Measure Twice, Cut Once

The real secret to a successful event design is planning ahead. There are a lot of moving pieces, so you can’t leave anything to the last minute. For example, you will want your promotional postcards to arrive early so you can invite your guests before they make other plans.

If you are working with a group, each person can volunteer to manage one aspect of the event prep. That makes everyone’s job more manageable. Here is a sample plan based on some of my previous shows:

  • 12 Weeks Before
    • Establish branding and write up basic event description
    • Create event logo
    • Create Facebook event page and website presence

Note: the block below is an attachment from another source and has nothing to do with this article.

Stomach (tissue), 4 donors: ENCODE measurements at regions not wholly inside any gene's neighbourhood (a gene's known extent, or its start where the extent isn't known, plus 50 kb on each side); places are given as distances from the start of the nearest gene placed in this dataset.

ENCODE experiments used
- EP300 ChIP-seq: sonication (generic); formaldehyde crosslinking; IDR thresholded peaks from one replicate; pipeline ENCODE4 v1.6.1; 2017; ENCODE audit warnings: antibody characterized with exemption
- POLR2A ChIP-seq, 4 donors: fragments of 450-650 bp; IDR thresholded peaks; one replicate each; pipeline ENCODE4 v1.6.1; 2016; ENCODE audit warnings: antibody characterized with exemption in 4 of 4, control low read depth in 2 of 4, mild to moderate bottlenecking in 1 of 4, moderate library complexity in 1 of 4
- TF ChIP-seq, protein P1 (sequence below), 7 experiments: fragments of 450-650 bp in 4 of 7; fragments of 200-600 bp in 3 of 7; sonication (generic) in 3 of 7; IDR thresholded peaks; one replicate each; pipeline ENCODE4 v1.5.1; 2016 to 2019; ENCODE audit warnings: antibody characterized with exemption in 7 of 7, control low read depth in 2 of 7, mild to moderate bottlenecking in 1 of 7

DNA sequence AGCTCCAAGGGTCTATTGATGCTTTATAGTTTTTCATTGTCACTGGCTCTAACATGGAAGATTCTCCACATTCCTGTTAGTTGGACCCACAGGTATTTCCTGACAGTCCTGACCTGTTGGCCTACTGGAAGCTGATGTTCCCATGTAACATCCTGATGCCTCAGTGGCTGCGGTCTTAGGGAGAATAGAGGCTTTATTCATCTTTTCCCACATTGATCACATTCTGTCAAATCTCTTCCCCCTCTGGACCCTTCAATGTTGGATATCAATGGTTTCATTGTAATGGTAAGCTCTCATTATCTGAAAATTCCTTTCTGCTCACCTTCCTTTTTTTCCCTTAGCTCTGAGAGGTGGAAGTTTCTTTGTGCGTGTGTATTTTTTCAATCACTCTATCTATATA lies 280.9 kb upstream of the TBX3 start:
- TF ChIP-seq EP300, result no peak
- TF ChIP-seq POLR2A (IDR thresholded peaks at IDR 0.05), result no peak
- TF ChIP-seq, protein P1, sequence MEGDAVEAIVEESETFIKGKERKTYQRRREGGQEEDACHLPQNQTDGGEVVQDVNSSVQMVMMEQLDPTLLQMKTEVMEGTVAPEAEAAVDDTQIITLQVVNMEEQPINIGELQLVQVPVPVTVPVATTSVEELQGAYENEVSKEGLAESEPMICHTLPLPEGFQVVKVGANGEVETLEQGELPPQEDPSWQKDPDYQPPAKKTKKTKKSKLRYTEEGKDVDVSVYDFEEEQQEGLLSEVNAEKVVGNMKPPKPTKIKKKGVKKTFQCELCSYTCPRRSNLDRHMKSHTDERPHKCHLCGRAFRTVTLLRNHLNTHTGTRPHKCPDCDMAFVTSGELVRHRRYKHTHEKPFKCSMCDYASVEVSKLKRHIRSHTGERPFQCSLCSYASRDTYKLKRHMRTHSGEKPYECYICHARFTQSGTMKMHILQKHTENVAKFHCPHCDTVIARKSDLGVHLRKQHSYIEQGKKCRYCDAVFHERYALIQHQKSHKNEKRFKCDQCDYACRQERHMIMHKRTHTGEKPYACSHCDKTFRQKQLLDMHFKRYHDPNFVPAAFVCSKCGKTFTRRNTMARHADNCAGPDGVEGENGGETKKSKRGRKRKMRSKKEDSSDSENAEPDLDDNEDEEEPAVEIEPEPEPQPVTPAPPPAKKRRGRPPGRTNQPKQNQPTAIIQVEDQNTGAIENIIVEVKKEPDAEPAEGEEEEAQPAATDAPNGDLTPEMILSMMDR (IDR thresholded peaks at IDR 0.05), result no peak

• 11 Weeks Before
    • Establish a meeting schedule for everyone involved
    • Begin soliciting sponsors/donors
  • 10 Weeks Before
    • Reach out to Chamber of Commerce with sponsors as leverage
    • Begin social media campaign
    • Research refreshment pricing
  • 9 Weeks Before
    • Research print pricing and select a vendor
    • Determine print order date
    • Determine eBlast schedule and send off first message
  • 8 Weeks Before
    • Research décor pricing and determine purchase date
    • Complete graphic design for postcard front side
    • Put together projected expense list
  • 7 Weeks Before
    • Confirm all sponsors and collect their logos
    • Using logos, finish back side of postcard and create poster
    • Place postcard order
  • 6 Weeks Before
    • Distribute print media and begin hanging posters
    • Artist bios and websites due
    • Purchase beverages and cups
  • 5 Weeks Before
    • Finalize press research and write press release
  • 4 Weeks Before
    • E-mail press release
    • Design in-house brochure/guide with bios and websites
    • Plan artist name cards, door signage, banners, etc.
  • 3 Weeks Before